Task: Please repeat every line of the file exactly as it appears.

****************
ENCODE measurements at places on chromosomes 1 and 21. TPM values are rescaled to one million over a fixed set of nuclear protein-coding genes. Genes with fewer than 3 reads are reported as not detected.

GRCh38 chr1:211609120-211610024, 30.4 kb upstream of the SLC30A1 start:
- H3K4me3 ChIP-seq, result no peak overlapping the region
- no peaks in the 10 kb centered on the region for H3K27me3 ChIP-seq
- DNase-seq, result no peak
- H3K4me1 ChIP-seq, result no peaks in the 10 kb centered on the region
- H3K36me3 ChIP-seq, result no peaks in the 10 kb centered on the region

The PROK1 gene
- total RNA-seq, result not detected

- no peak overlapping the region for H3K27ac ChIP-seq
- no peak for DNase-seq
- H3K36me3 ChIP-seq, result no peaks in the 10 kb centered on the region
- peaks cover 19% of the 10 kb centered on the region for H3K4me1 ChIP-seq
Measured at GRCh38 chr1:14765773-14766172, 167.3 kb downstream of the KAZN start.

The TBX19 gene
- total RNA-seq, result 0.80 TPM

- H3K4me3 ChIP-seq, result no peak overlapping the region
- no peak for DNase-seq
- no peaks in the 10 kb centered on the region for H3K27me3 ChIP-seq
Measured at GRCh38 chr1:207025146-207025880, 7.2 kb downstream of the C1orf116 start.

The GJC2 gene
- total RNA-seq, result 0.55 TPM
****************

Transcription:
ENCODE measurements at places on chromosomes 1 and 21. TPM values are rescaled to one million over a fixed set of nuclear protein-coding genes. Genes with fewer than 3 reads are reported as not detected.

GRCh38 chr1:211609120-211610024, 30.4 kb upstream of the SLC30A1 start:
- H3K4me3 ChIP-seq, result no peak overlapping the region
- no peaks in the 10 kb centered on the region for H3K27me3 ChIP-seq
- DNase-seq, result no peak
- H3K4me1 ChIP-seq, result no peaks in the 10 kb centered on the region
- H3K36me3 ChIP-seq, result no peaks in the 10 kb centered on the region

The PROK1 gene
- total RNA-seq, result not detected

- no peak overlapping the region for H3K27ac ChIP-seq
- no peak for DNase-seq
- H3K36me3 ChIP-seq, result no peaks in the 10 kb centered on the region
- peaks cover 19% of the 10 kb centered on the region for H3K4me1 ChIP-seq
Measured at GRCh38 chr1:14765773-14766172, 167.3 kb downstream of the KAZN start.

The TBX19 gene
- total RNA-seq, result 0.80 TPM

- H3K4me3 ChIP-seq, result no peak overlapping the region
- no peak for DNase-seq
- no peaks in the 10 kb centered on the region for H3K27me3 ChIP-seq
Measured at GRCh38 chr1:207025146-207025880, 7.2 kb downstream of the C1orf116 start.

The GJC2 gene
- total RNA-seq, result 0.55 TPM